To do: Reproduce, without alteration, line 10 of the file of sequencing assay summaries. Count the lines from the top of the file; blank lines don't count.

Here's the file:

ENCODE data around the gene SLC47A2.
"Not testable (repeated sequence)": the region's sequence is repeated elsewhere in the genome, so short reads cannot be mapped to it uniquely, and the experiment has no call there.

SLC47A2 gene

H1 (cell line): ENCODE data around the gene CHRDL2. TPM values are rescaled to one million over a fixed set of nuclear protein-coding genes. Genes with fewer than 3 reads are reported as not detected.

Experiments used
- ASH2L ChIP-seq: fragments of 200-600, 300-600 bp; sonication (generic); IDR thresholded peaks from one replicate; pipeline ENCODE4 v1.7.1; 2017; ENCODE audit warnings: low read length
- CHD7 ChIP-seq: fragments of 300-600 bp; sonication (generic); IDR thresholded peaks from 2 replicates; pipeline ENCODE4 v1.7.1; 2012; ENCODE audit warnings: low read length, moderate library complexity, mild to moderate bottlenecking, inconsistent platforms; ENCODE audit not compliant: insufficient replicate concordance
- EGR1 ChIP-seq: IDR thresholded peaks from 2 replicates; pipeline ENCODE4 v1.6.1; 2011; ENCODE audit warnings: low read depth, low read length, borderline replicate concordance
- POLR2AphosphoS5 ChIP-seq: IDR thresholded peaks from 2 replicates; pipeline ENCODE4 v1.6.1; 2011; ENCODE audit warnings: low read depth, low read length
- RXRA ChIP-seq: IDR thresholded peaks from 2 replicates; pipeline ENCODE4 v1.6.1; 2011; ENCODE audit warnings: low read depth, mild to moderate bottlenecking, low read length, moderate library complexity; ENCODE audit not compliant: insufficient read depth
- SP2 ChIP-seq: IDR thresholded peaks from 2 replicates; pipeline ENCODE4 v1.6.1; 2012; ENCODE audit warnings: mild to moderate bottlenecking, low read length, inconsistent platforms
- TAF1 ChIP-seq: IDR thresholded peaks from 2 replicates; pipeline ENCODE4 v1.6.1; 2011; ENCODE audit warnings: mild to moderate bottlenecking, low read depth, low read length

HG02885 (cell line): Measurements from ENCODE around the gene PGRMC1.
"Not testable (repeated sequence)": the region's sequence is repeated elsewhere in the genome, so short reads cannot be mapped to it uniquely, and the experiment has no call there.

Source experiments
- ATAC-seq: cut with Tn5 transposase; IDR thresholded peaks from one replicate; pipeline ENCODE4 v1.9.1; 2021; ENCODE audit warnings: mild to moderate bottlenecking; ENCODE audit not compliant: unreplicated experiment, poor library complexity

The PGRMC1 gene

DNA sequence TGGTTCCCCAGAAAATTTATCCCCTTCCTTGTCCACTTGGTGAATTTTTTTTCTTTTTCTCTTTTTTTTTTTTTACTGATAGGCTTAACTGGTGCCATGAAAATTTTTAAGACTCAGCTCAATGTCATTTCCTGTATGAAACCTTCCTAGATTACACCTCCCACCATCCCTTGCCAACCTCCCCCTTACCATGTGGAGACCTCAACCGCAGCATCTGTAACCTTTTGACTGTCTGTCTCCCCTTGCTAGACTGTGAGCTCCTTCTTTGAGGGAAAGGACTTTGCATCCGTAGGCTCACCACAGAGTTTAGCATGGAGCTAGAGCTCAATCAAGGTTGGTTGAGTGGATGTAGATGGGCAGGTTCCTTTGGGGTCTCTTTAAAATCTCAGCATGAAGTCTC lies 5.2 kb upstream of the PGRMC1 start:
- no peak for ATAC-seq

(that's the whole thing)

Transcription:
- RXRA ChIP-seq: IDR thresholded peaks from 2 replicates; pipeline ENCODE4 v1.6.1; 2011; ENCODE audit warnings: low read depth, mild to moderate bottlenecking, low read length, moderate library complexity; ENCODE audit not compliant: insufficient read depth